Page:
The Gearbox has been undercut and a heavy-duty clutch is fitted. All exterior cases are billet one-offs commissioned by Barry and they include a one-off WSR billet rocker cover and sump with a removable panel on the sump for easy access to the strainer, a one-off windowed clutch cover, a one-off starter gear and pickup cover, one-off sprocket covers, and cam links all done by WSR.
The ignition is a Dyna 2000 and Dynatek mini coil combo and all wiring, clocks, indicators, switches are Motogadget with integrated keyless ignition.
The headlight is a billet red six LED unit. The front forks are Ohlin from an Aprilia Tuono factory with one-off billet yokes. The wheels are BST carbon fibre. The brakes are Brembo callipers front and rear using ISR brake and clutch master cylinders with ISR switchgear. The rear shock is a custom Nitron unit.
The subframe is Ducati 999 with a one-off carbon fibre seat unit. The GIA aluminium tank was skinned by hand in 3k twill carbon by Barry, with a matching carbon mudguard.
All nuts and bolts are black titanium.
No expense has been spared on this build and whenever possible Barry has done the work himself. Watching the crowds around this at the Scottish Bike Show was a testament to just how special the result is.
Barry, congratulations you have built our Bike of the Month for March 2022.
Under normal circumstances Bike of the Month is chosen from the project build section on our forum. This month we have made a special exception for a very special bike, a very special builder and a very special cause.
You may or may not be aware that in November many of us were shocked and saddened by the news that John Martin the founder of Air Cooled Suzuki (ACS) had passed away after a short illness. John was a life long Suzuki fan. He was an active part of oldskoolsuzuki for many years as well as being an active member of the UK katana owners club, which is where I first met John nearly 20 year ago.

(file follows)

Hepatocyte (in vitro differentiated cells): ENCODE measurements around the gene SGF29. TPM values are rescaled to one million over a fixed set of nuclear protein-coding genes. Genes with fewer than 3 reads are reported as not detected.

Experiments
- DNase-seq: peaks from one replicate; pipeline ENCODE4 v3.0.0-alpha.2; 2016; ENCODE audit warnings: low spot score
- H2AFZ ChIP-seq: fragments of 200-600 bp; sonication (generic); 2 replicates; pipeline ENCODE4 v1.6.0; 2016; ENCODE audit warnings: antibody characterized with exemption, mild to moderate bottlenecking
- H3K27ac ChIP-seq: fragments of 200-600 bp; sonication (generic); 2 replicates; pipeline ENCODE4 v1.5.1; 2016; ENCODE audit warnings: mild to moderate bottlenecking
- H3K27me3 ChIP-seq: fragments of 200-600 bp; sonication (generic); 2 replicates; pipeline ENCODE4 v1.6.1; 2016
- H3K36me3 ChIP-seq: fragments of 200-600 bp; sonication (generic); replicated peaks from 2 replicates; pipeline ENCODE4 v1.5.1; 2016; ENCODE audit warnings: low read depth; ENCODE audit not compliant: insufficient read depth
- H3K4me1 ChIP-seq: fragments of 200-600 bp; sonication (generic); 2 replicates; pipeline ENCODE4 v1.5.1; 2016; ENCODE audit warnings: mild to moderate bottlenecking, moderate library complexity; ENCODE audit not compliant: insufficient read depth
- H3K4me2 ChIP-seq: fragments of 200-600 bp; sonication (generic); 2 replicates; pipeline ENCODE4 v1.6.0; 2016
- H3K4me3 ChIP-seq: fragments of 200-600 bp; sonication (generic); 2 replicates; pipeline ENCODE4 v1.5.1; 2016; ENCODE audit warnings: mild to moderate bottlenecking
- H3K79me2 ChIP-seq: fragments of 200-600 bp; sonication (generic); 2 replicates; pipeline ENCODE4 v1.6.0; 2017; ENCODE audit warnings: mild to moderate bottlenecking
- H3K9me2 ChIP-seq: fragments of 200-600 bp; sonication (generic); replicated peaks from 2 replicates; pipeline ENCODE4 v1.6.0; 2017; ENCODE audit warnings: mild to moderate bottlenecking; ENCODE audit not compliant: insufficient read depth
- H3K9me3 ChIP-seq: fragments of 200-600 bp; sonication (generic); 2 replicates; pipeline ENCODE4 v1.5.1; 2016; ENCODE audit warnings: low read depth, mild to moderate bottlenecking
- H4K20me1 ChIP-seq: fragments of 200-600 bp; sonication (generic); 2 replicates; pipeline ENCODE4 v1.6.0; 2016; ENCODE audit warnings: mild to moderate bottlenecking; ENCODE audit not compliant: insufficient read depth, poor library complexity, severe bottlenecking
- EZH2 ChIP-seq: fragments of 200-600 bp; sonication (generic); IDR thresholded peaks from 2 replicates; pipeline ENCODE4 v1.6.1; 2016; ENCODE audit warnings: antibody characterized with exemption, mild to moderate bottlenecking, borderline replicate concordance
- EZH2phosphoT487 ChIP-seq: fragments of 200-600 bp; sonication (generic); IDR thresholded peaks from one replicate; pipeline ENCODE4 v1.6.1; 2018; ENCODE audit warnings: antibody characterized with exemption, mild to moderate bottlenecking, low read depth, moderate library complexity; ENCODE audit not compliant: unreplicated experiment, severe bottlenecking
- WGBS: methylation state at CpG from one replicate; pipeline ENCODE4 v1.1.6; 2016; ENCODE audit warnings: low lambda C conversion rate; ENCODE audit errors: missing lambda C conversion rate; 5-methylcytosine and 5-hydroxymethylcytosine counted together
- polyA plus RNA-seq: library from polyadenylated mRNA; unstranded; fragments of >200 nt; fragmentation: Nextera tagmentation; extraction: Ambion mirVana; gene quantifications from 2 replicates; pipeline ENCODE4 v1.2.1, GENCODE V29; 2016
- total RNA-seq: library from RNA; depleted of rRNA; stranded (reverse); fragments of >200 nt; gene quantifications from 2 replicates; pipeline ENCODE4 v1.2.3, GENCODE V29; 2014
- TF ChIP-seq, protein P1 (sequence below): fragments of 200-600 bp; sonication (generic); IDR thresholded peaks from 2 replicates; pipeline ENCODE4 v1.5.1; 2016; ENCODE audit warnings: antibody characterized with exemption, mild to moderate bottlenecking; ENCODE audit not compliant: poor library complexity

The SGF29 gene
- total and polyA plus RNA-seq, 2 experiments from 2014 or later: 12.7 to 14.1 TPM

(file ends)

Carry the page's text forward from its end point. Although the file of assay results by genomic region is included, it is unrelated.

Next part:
It’s safe to say that John’s love of building big air cooled Suzuki based specials and restoring big air cooled Suzukis was truly unmatched. I can’t really remember a time when John did not have a ground up Suzuki build on the go. As all of John’s bikes bare witness, John was a very skilled builder and his bikes were always finished to the same very high standard. Despite the number of builds he started, he always finished them!
Anyone who knew John would tell you that he was a genuinely lovely human being. He always had time to stop and chat when you saw him at a show or a rally. He was always interested in what you were up to and what you had been building. Johns Facebook group ACS was an international focal point for air-cooled Suzuki enthusiasts and the catalyst and the energy behind the many UK events that ACS attended. John was what I would describe as being quietly driven, and by that I mean there was never a hint of ego involved, yet he always got things done and that is undoubtably why he was so well loved and respected by all who knew him. His focus was always first and formost on his friends, his family and their wellbeing.